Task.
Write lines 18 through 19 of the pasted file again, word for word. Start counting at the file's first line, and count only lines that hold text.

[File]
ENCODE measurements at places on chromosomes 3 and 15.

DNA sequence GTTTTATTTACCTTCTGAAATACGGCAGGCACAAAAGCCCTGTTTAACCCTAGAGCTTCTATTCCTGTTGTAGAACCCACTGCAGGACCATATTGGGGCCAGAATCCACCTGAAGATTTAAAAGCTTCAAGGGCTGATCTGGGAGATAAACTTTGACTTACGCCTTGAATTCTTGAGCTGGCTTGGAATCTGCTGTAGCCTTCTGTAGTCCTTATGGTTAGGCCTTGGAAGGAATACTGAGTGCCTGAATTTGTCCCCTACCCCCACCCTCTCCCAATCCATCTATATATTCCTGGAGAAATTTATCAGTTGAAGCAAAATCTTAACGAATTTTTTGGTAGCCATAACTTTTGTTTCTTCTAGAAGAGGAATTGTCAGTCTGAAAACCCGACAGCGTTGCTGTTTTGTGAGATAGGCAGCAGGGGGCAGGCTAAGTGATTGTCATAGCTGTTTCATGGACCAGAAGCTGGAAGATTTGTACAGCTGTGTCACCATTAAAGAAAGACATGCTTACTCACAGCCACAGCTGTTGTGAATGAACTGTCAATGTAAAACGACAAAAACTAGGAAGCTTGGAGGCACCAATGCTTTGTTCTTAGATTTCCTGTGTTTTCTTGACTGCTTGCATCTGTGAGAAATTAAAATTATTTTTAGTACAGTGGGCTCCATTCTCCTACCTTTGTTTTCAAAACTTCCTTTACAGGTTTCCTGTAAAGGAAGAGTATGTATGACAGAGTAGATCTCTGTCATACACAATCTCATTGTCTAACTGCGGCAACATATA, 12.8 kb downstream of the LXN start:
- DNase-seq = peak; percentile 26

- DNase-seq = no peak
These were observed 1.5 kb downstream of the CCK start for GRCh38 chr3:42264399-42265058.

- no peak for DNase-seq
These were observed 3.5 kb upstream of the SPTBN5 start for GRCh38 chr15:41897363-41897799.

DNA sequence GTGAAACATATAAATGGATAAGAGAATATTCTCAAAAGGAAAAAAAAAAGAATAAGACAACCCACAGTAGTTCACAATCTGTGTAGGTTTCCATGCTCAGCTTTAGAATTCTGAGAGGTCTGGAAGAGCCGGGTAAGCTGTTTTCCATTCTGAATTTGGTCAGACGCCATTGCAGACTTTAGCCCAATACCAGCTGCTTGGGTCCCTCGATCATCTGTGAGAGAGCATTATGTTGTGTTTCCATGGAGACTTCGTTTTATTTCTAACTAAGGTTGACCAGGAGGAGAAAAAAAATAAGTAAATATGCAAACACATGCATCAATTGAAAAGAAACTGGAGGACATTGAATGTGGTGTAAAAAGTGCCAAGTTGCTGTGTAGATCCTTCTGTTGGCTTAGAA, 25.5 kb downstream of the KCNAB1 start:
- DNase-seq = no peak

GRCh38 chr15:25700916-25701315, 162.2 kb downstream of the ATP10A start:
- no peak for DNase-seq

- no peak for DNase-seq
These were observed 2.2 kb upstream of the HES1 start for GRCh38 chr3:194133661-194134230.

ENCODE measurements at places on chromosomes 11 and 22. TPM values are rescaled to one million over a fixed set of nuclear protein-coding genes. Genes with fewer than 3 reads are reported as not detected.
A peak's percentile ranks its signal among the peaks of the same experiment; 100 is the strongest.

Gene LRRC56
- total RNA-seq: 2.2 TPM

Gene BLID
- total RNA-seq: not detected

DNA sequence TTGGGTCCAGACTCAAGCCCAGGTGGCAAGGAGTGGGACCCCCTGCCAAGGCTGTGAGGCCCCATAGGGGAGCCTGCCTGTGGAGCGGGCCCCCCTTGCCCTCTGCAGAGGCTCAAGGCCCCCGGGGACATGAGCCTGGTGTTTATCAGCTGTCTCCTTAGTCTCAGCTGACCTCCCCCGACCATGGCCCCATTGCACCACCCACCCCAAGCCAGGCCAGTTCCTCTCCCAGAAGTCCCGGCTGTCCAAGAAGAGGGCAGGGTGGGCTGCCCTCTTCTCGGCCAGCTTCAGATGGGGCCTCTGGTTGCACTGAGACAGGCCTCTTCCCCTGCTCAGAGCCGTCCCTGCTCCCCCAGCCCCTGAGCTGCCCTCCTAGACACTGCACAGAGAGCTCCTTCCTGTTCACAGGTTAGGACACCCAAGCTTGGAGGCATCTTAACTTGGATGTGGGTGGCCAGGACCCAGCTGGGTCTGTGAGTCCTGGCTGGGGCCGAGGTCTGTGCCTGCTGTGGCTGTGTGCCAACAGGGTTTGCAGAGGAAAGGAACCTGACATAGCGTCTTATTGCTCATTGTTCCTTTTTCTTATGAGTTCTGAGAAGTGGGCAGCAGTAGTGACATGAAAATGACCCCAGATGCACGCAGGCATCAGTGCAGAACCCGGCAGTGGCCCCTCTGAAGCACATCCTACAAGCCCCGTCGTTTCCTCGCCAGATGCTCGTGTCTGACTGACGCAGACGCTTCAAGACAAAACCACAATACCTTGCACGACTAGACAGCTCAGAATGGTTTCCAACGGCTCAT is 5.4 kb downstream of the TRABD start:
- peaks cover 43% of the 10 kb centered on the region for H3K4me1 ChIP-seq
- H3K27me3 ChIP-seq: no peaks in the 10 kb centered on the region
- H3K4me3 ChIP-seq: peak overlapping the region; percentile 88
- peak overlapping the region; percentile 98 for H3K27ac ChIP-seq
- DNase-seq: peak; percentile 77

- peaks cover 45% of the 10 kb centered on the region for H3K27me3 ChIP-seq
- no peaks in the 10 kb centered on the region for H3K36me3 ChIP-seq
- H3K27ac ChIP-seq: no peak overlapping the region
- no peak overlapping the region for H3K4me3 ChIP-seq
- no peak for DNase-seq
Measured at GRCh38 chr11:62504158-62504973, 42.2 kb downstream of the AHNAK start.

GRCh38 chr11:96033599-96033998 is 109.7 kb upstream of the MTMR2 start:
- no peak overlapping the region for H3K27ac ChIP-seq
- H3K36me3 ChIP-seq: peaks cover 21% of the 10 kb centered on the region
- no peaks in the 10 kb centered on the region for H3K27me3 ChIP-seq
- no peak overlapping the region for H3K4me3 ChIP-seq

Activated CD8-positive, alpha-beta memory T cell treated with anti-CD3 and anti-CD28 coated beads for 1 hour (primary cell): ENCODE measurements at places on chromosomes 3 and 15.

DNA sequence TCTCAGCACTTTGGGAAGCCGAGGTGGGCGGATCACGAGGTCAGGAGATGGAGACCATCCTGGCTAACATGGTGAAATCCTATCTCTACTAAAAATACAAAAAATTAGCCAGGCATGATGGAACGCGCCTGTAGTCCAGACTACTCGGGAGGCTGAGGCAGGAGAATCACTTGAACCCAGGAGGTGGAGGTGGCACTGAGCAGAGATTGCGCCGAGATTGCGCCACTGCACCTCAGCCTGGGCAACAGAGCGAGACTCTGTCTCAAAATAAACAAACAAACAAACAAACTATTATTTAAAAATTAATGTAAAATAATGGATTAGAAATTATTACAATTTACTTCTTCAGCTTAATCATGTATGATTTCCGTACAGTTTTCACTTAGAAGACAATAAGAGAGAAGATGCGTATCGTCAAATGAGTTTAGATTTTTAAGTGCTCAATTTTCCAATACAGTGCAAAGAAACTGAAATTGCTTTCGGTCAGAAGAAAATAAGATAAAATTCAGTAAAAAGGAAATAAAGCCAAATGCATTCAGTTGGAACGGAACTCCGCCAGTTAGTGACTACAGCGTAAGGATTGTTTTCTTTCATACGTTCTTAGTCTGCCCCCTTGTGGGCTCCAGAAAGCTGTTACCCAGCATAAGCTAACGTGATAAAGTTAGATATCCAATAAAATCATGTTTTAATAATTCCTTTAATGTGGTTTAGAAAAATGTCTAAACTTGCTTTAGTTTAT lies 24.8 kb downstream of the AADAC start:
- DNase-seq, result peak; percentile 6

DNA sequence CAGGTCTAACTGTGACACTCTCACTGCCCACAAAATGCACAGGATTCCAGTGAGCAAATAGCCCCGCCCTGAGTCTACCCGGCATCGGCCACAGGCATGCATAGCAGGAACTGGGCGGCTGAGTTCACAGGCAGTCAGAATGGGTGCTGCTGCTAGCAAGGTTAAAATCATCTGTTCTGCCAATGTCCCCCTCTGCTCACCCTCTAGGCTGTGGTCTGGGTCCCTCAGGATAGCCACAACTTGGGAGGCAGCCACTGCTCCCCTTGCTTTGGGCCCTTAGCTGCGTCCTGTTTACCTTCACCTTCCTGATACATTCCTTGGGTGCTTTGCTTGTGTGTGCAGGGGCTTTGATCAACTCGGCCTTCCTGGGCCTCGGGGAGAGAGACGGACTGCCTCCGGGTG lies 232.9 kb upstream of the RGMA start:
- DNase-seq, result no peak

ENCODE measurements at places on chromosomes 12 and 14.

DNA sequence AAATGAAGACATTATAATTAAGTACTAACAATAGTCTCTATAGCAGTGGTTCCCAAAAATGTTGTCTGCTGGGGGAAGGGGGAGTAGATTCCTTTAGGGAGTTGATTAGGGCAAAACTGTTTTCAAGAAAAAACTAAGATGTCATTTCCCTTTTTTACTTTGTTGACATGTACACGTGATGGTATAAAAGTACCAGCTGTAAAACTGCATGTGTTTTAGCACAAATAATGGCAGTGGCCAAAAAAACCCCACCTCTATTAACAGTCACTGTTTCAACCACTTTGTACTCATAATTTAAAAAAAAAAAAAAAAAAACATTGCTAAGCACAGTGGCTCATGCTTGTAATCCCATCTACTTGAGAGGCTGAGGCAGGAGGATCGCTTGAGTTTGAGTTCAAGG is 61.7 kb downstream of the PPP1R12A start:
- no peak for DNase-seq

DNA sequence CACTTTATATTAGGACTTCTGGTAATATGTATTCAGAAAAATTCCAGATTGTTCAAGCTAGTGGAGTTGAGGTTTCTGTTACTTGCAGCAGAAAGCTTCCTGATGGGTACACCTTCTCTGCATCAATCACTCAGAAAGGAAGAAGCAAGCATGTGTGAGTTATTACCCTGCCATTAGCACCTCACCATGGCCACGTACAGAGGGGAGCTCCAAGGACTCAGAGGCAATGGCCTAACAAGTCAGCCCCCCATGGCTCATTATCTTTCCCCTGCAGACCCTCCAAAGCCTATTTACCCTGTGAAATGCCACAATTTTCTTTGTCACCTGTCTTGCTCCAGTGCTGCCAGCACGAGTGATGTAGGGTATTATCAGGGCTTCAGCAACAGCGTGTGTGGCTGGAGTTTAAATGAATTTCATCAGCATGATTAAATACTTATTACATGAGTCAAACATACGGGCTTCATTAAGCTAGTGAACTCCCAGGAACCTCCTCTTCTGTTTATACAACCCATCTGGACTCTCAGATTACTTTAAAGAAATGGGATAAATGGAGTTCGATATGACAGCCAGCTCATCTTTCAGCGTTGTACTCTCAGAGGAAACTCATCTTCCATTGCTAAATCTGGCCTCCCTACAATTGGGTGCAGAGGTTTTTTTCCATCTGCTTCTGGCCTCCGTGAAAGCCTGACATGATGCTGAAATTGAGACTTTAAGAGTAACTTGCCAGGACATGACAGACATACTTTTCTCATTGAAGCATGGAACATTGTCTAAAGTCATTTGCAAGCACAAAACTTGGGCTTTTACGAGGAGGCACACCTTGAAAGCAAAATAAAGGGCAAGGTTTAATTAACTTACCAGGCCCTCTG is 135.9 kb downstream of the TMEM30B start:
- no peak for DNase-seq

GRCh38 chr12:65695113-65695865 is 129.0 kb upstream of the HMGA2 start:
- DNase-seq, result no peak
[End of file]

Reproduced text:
Gene BLID
- total RNA-seq: not detected